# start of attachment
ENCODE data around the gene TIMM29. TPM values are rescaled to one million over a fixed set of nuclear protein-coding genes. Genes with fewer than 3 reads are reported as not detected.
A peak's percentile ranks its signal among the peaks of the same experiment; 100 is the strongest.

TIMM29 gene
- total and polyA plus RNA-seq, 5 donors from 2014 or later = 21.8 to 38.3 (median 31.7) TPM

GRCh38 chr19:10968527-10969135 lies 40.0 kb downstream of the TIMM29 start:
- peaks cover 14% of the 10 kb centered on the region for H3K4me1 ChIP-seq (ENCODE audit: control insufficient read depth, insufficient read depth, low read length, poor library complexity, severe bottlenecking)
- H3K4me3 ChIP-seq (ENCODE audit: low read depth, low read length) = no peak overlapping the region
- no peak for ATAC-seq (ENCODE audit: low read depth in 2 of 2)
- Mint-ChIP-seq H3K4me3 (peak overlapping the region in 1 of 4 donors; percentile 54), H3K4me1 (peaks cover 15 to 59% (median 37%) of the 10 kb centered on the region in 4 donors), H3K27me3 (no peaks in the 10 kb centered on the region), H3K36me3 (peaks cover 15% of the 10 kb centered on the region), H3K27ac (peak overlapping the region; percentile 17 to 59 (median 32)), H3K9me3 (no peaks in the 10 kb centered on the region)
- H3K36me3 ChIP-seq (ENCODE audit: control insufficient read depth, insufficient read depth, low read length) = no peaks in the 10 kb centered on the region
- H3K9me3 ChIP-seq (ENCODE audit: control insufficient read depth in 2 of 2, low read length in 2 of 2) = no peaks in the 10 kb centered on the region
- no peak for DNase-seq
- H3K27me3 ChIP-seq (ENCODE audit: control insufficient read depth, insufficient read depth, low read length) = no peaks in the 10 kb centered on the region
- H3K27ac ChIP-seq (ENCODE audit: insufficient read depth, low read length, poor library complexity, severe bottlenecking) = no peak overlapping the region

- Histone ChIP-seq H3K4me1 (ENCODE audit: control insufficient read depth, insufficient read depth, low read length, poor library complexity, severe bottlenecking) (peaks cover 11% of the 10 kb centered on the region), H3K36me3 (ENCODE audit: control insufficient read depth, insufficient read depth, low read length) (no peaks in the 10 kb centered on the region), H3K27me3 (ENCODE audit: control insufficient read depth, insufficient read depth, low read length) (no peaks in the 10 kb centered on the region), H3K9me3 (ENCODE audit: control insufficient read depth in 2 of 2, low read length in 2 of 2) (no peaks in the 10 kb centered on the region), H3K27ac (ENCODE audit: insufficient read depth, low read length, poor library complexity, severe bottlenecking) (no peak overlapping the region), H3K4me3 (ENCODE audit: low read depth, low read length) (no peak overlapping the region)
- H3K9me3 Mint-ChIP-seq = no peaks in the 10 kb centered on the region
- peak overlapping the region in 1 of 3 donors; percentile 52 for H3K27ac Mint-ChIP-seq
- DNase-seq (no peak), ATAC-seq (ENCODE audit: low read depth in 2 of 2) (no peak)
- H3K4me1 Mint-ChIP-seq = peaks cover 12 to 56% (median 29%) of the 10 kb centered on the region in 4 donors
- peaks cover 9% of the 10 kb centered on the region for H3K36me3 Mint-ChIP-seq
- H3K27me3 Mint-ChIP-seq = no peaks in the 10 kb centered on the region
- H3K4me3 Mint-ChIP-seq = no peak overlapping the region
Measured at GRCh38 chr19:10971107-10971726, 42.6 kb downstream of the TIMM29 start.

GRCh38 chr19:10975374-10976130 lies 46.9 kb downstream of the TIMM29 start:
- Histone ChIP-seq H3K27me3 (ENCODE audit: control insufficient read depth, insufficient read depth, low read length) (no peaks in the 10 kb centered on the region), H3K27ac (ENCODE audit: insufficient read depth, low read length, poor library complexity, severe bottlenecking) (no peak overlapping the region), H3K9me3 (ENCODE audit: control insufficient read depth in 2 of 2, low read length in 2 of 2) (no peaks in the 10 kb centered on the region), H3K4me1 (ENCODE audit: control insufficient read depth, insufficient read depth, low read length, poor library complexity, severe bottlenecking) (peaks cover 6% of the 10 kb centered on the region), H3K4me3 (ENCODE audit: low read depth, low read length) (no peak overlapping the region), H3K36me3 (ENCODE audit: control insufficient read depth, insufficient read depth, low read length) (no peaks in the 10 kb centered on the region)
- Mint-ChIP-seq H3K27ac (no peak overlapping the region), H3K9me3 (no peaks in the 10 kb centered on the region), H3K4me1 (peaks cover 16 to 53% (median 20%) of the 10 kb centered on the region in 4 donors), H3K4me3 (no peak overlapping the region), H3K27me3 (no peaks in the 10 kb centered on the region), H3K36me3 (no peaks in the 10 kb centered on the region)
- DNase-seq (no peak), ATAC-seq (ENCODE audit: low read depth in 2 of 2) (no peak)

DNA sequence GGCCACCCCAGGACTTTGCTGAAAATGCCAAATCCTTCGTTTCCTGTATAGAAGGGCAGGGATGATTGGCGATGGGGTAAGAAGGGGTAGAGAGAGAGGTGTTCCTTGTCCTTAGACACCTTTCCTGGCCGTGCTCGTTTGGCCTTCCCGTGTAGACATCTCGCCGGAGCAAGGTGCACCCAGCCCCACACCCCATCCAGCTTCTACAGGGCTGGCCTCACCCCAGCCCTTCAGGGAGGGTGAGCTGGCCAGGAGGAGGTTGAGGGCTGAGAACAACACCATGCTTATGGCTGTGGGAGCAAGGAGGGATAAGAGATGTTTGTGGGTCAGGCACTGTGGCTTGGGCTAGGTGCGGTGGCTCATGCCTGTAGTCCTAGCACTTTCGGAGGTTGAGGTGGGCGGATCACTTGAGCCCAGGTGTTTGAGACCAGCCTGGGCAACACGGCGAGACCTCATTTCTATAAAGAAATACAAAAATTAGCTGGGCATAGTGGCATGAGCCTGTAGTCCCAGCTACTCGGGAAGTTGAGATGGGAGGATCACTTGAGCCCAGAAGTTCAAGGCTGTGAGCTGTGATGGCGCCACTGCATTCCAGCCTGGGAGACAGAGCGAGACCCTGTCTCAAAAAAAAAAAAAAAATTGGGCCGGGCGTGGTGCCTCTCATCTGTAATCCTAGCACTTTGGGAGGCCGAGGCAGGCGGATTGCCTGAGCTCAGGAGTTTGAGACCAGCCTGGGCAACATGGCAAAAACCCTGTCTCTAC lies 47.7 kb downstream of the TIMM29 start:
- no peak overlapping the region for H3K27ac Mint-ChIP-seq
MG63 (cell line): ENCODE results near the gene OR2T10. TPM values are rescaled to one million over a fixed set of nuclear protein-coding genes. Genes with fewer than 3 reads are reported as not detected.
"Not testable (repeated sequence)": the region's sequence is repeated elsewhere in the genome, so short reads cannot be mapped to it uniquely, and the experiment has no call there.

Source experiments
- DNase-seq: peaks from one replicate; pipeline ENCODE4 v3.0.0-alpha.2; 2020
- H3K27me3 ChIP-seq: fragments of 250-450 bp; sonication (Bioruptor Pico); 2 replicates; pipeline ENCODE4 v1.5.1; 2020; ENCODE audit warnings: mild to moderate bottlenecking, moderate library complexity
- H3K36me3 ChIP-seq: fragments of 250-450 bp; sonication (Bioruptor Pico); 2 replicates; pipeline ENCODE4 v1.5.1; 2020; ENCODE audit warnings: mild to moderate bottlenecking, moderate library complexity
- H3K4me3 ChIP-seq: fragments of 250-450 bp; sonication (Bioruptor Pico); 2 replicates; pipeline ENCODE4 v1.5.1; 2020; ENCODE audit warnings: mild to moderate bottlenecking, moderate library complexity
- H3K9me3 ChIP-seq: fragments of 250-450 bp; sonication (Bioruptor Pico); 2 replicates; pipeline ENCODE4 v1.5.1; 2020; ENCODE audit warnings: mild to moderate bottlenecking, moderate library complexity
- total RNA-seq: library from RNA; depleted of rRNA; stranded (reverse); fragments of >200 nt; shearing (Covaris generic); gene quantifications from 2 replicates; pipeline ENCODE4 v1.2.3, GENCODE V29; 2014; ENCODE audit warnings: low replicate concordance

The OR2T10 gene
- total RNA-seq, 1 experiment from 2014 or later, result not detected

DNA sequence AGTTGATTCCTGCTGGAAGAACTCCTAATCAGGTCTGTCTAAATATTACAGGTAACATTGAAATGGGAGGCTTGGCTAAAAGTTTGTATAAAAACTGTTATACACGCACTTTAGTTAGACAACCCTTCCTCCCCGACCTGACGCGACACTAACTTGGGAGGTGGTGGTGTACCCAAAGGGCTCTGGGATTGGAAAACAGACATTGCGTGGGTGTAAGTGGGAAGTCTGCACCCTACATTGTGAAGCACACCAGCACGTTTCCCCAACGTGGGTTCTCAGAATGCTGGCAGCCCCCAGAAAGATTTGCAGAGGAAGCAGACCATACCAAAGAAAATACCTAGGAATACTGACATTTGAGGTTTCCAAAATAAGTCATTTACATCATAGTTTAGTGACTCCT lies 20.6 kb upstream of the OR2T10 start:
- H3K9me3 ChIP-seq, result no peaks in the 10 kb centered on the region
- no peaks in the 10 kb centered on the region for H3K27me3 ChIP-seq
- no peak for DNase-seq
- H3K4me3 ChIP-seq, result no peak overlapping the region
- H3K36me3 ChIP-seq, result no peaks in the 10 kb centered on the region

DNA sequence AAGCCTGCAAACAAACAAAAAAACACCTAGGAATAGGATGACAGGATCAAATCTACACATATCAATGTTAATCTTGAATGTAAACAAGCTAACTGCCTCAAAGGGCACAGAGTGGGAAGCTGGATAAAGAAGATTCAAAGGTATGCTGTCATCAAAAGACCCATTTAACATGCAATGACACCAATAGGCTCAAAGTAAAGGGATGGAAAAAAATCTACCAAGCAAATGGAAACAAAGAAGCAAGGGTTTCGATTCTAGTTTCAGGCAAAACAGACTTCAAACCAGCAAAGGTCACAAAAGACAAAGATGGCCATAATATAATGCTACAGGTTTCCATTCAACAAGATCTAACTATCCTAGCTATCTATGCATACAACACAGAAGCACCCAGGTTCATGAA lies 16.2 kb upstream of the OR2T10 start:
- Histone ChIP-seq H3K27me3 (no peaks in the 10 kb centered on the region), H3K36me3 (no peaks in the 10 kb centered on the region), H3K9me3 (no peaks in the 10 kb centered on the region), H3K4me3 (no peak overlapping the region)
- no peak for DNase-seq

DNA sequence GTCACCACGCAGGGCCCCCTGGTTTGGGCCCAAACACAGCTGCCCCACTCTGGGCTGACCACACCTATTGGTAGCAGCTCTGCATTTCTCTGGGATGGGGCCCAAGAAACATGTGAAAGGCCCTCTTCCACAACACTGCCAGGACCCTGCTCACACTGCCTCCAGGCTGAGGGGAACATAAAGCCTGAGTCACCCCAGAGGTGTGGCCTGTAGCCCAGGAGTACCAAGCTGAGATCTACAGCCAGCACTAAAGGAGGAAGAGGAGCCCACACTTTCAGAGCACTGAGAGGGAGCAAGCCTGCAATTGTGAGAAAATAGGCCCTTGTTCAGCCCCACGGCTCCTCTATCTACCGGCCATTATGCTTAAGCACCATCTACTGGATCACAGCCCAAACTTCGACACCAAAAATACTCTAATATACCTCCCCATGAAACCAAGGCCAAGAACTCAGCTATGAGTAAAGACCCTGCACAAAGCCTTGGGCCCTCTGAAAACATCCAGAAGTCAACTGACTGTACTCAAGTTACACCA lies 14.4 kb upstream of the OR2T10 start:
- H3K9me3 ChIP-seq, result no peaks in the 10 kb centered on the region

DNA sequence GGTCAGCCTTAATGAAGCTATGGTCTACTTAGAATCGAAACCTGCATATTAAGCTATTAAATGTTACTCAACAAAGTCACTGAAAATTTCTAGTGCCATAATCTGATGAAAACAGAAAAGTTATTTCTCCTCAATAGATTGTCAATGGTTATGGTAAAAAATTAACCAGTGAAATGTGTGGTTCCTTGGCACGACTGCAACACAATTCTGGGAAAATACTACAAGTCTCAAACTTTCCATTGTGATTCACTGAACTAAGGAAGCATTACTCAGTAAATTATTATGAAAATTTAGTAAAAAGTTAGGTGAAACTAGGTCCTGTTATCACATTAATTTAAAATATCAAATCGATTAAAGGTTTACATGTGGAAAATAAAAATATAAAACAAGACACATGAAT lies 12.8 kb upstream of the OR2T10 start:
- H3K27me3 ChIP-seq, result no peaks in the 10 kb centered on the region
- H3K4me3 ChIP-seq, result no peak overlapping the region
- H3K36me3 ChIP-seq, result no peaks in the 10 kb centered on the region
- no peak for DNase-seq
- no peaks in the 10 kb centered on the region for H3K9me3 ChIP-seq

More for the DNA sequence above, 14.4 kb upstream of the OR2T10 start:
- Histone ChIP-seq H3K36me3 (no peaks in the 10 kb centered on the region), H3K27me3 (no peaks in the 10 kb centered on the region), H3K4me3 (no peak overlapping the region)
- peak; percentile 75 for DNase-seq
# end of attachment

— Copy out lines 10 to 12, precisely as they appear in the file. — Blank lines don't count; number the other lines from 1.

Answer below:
- H3K36me3 ChIP-seq (ENCODE audit: control insufficient read depth, insufficient read depth, low read length) = no peaks in the 10 kb centered on the region
- H3K9me3 ChIP-seq (ENCODE audit: control insufficient read depth in 2 of 2, low read length in 2 of 2) = no peaks in the 10 kb centered on the region
- no peak for DNase-seq